The E-Myth Revisited: Why Most Small Businesses Don’t Work and What to Do About It
– Michael E. Gerber

This book is the most recommended business book.  If you only read one business book in a year then this should be the one.  I’m not overly excited by the format of the book but it’s the content that blew me away.

The book consists of the author having a discussion with a business owner.  Listening to her woes and hearing how tired she is, Gerber then tells her what her problem really is and how she can fix things.  He tells her what problems she’s encountered in the past, how she mismanaged her solutions to these problems and how she could have managed things better to enable her to have a fully functioning business where she’s able to work fewer hours and take time off.  I dislike this format, despite the effectiveness, I feel patronized.  The trick with this book is to look past the conversational tone and the patronizing tone and to look at the content.

review of e-myth revisitedIn this book Gerber details the way you can make any small business into a larger business and then make it run without you.  He basically helps you become a supervisor.  He starts out by making you look at your business in a different way, as if it’s not your business but someone else’s.  That’s an interesting technique in itself and it’s meant to make the reader feel as if she is having a discussion with the actual author and not just reading a book.  He also details the things you need to do to make things run better.

There are two things he talks about.  He talks about the three types of personality a person really is: The Entrepreneur; The Manager and; The Technician.  Gerber takes us through the need to balance these three personality types.  It’s all very well in a company where you have multiple people, but in a sole trader with no employees you only have yourself and you have to have all these three character traits and learn to balance them properly.  When you start employing people you then need to know how to supervise them, that’s part of The Manager trait.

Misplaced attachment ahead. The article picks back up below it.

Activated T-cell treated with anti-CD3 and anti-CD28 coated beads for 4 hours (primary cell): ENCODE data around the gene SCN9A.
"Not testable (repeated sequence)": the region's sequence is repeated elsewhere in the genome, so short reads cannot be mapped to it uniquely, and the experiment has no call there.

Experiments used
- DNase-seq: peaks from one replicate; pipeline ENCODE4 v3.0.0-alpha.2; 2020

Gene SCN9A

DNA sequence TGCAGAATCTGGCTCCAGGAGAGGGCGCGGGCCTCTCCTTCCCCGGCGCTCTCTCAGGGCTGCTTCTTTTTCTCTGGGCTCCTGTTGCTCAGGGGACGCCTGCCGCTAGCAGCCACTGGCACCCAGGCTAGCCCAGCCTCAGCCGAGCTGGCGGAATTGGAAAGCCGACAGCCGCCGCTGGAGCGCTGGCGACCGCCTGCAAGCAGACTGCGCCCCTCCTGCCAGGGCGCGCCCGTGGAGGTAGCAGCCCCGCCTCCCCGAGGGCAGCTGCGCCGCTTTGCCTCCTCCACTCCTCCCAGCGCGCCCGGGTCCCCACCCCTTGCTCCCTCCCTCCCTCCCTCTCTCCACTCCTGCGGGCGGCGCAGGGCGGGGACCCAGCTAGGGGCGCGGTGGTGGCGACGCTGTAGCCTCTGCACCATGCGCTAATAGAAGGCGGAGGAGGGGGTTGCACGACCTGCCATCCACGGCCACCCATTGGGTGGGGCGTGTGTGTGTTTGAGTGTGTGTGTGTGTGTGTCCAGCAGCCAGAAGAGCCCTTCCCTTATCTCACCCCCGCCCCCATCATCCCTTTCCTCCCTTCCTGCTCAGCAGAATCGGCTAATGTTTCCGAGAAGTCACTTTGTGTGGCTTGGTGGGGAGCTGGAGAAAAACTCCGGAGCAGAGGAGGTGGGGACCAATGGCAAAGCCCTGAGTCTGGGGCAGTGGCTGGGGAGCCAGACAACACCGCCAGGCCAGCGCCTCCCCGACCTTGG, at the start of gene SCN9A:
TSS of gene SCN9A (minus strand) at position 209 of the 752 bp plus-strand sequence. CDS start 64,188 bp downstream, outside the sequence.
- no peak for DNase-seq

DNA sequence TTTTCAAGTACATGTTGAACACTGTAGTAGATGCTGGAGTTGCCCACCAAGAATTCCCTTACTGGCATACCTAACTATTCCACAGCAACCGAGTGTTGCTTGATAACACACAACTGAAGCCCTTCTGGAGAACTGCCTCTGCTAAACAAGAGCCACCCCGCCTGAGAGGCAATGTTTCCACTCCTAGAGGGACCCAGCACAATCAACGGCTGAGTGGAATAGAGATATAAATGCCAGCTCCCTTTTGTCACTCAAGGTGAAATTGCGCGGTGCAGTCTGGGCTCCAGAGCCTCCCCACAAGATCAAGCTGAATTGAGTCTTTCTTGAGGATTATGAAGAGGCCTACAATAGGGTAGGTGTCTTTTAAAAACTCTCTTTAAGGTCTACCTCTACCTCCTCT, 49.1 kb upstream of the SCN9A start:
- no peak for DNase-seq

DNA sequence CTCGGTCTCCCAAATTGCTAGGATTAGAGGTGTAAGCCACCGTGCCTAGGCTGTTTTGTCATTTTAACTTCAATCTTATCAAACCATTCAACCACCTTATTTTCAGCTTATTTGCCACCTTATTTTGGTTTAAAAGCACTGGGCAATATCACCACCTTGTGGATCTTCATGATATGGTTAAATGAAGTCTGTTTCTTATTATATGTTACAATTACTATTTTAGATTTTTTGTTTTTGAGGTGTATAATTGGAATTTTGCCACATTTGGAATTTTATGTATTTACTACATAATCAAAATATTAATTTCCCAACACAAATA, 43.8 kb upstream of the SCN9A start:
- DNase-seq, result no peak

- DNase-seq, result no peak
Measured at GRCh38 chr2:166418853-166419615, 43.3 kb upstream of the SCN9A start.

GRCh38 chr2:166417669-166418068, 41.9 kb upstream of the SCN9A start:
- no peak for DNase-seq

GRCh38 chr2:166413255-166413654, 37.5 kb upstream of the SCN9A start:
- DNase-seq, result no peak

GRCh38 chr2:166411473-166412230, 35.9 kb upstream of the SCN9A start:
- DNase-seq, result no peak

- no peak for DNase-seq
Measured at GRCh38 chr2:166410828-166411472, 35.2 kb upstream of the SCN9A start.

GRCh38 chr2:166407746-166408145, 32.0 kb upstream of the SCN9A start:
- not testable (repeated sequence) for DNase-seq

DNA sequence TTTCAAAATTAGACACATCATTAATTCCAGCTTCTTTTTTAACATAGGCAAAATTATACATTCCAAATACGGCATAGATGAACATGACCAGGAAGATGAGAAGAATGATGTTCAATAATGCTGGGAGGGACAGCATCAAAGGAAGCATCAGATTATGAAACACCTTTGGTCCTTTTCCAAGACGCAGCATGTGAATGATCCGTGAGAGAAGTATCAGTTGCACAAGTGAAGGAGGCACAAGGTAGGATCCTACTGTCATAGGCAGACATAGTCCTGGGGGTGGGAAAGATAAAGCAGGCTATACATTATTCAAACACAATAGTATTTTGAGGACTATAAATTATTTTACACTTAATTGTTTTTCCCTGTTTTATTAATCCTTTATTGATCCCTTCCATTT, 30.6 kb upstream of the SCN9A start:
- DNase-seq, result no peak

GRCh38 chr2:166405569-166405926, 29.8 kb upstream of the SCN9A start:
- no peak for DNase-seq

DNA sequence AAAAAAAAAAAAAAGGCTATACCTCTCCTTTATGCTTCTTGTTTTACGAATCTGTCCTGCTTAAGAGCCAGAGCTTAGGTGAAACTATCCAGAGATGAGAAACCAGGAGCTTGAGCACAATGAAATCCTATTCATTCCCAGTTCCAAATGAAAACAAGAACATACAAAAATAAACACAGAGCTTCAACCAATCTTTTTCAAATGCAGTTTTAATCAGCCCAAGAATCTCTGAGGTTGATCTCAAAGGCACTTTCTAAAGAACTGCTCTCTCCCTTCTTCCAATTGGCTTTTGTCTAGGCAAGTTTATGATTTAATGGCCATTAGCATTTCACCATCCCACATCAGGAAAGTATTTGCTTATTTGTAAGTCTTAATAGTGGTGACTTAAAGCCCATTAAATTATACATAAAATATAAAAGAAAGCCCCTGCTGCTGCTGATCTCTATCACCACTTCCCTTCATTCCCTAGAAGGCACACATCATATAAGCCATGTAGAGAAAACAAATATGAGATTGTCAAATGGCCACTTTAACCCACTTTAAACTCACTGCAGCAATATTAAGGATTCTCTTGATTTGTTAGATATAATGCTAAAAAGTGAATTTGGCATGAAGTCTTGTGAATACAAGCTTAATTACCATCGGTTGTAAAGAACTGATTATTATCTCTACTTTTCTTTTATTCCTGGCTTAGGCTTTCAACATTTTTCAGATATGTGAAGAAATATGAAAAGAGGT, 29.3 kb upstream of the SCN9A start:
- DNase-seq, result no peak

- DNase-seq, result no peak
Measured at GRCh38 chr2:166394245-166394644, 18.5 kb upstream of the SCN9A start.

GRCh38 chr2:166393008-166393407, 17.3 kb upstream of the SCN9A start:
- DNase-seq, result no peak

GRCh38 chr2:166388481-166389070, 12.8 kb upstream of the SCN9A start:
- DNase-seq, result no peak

He endeavours to make us look at the business in a whole new light, to divide the duties of the business into different jobs, pretend you are allocating them to different people and then write down the job descriptions for each one.  Once this is done Gerber suggests you actually sign each one to make a contract to the business.  While I like the idea of writing down different job descriptions I don’t feel the need the actually sign each individual contract, he does this to enable the business owner to pretend they are setting up the business for a franchise and there’s no way I’d be franchising my business.  I am my business and you can’t franchise a personality.

Let’s just take a look at franchising for a second as that’s what Gerber is talking about.  Take your regular hamburger place that has crisscrossed the world, McDonalds, there’s one at the end of my street that I haven’t been into.  A franchise has a head office that has set up all the systems and support network for each individual shop.  Someone has actually run the hamburger place and figured out the best way of making a hamburger and the best way to run each and every system in the shop, they have documented every single system in such a way that it can be followed by the lowest common denominator which is why McDonalds employ fairly young people in their front of house, they don’t need people who are already trained as they’ve made things so simple and well documented that almost everyone can walk in and start work with minimal training.  Once they had one shop set up and documented it was a simple matter to then apply those principles to another shop and another and then forever.  Why do I use McDonalds as my example?  Because Gerber uses them too, he talks about the origins of the company and how the McDonald brothers used this technique in their company before being talked into making their company a franchise and then being bought out by Ray Kroc.